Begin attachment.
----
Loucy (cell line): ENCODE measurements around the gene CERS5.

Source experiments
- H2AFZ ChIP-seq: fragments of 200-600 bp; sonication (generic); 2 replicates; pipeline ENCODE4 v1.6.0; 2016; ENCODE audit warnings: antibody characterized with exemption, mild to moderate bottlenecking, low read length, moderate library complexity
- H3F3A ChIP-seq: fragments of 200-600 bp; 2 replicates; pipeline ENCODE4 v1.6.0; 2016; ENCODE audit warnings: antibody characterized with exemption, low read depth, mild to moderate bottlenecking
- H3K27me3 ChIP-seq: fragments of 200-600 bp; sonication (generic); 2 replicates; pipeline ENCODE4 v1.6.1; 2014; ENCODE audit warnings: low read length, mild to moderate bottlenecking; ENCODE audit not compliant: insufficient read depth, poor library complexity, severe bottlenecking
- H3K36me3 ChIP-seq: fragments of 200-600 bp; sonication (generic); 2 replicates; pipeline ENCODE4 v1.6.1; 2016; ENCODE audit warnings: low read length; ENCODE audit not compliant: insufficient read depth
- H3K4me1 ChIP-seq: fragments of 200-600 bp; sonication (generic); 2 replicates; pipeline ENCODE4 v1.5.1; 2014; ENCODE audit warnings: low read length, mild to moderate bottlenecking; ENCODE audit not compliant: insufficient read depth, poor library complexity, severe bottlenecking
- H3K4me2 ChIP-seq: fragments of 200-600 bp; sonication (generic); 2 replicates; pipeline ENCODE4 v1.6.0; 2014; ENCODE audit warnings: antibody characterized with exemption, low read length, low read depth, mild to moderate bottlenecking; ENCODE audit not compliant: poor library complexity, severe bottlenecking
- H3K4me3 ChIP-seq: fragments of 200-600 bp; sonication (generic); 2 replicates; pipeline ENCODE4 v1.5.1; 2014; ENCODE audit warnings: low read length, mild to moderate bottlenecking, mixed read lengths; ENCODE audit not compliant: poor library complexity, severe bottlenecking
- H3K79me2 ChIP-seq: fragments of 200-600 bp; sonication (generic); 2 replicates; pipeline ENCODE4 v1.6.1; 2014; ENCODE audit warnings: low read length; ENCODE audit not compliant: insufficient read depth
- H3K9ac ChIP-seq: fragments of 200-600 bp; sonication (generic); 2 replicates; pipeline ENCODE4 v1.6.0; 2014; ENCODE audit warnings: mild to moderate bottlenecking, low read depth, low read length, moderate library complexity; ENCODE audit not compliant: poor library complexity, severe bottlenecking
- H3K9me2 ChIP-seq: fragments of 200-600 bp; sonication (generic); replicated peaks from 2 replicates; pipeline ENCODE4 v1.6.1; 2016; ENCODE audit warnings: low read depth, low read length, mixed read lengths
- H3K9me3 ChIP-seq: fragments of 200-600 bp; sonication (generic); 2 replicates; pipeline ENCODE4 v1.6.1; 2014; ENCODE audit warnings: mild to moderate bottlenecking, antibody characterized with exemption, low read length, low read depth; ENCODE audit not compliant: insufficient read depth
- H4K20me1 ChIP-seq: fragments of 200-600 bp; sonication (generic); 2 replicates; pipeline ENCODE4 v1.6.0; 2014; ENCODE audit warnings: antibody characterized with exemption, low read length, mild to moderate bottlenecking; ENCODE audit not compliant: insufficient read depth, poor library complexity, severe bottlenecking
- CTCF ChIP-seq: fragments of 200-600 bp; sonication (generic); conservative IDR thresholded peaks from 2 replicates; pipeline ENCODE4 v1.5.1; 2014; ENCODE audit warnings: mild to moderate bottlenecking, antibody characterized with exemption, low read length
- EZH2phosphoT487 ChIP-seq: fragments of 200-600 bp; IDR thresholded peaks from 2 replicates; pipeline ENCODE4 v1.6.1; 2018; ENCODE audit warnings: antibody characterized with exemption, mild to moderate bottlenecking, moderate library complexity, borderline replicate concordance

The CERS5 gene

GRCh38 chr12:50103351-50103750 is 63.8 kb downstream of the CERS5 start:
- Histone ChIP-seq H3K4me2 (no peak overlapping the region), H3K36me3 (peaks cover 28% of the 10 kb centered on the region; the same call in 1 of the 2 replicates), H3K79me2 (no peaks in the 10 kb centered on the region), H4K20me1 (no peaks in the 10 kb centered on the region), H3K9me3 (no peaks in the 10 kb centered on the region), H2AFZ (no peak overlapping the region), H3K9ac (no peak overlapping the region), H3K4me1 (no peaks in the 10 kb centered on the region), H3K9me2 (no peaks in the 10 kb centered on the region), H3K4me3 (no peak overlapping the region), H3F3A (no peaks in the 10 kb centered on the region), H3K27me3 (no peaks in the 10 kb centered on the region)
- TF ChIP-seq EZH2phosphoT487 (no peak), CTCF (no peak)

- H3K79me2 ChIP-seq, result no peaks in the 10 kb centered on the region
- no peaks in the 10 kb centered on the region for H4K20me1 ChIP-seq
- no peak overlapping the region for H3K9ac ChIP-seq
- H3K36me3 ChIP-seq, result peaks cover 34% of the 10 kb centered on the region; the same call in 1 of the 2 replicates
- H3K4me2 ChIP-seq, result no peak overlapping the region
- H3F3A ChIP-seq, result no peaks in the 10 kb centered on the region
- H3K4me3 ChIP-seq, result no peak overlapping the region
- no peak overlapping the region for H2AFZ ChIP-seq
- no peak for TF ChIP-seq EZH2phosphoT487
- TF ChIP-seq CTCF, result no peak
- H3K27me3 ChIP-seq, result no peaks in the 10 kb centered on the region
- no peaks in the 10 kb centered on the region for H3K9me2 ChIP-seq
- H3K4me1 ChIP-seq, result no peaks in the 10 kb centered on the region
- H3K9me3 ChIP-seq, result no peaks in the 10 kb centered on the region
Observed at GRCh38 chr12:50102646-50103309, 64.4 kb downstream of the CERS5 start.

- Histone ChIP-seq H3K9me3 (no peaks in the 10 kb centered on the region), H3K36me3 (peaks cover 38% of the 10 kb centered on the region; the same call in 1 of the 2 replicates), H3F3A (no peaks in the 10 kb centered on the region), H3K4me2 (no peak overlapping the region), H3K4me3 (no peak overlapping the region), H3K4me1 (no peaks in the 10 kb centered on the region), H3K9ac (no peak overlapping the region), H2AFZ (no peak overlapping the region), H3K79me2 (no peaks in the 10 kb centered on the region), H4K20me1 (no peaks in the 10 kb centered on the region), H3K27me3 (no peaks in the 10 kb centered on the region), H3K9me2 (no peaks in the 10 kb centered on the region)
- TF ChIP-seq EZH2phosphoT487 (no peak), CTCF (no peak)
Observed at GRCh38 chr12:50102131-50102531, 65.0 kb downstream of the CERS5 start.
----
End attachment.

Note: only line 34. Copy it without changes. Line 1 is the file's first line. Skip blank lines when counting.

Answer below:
- H3K9me3 ChIP-seq, result no peaks in the 10 kb centered on the region